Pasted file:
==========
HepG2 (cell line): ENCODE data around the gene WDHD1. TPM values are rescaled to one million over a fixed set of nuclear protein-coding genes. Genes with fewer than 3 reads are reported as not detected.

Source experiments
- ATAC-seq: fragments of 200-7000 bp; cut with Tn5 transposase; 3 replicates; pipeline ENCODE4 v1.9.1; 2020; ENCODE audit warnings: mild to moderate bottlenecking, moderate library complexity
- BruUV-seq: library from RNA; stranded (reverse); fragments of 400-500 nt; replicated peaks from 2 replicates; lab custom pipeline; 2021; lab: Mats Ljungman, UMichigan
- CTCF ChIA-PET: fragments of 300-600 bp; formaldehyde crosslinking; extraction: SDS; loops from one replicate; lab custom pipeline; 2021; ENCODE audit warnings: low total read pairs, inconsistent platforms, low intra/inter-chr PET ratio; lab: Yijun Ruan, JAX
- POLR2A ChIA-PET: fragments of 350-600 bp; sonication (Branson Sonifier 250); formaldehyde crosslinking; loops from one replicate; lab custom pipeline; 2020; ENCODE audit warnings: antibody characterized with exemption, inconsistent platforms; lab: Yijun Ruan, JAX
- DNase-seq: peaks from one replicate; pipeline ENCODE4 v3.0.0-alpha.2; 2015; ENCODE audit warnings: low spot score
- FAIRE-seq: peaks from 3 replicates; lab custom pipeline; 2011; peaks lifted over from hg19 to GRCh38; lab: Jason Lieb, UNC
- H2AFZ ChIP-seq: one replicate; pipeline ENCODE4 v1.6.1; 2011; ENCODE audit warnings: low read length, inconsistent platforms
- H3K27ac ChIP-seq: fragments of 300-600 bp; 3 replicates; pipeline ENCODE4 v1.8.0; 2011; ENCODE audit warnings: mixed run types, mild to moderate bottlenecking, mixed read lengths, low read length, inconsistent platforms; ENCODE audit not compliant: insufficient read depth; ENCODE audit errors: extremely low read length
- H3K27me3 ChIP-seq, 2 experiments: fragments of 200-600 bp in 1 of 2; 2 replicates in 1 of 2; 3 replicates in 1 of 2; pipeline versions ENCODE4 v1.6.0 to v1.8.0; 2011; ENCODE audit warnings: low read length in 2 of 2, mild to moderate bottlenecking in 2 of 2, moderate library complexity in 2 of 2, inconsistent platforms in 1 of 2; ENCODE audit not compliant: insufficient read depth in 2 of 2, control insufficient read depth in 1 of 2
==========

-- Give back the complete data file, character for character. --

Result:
HepG2 (cell line): ENCODE data around the gene WDHD1. TPM values are rescaled to one million over a fixed set of nuclear protein-coding genes. Genes with fewer than 3 reads are reported as not detected.

Source experiments
- ATAC-seq: fragments of 200-7000 bp; cut with Tn5 transposase; 3 replicates; pipeline ENCODE4 v1.9.1; 2020; ENCODE audit warnings: mild to moderate bottlenecking, moderate library complexity
- BruUV-seq: library from RNA; stranded (reverse); fragments of 400-500 nt; replicated peaks from 2 replicates; lab custom pipeline; 2021; lab: Mats Ljungman, UMichigan
- CTCF ChIA-PET: fragments of 300-600 bp; formaldehyde crosslinking; extraction: SDS; loops from one replicate; lab custom pipeline; 2021; ENCODE audit warnings: low total read pairs, inconsistent platforms, low intra/inter-chr PET ratio; lab: Yijun Ruan, JAX
- POLR2A ChIA-PET: fragments of 350-600 bp; sonication (Branson Sonifier 250); formaldehyde crosslinking; loops from one replicate; lab custom pipeline; 2020; ENCODE audit warnings: antibody characterized with exemption, inconsistent platforms; lab: Yijun Ruan, JAX
- DNase-seq: peaks from one replicate; pipeline ENCODE4 v3.0.0-alpha.2; 2015; ENCODE audit warnings: low spot score
- FAIRE-seq: peaks from 3 replicates; lab custom pipeline; 2011; peaks lifted over from hg19 to GRCh38; lab: Jason Lieb, UNC
- H2AFZ ChIP-seq: one replicate; pipeline ENCODE4 v1.6.1; 2011; ENCODE audit warnings: low read length, inconsistent platforms
- H3K27ac ChIP-seq: fragments of 300-600 bp; 3 replicates; pipeline ENCODE4 v1.8.0; 2011; ENCODE audit warnings: mixed run types, mild to moderate bottlenecking, mixed read lengths, low read length, inconsistent platforms; ENCODE audit not compliant: insufficient read depth; ENCODE audit errors: extremely low read length
- H3K27me3 ChIP-seq, 2 experiments: fragments of 200-600 bp in 1 of 2; 2 replicates in 1 of 2; 3 replicates in 1 of 2; pipeline versions ENCODE4 v1.6.0 to v1.8.0; 2011; ENCODE audit warnings: low read length in 2 of 2, mild to moderate bottlenecking in 2 of 2, moderate library complexity in 2 of 2, inconsistent platforms in 1 of 2; ENCODE audit not compliant: insufficient read depth in 2 of 2, control insufficient read depth in 1 of 2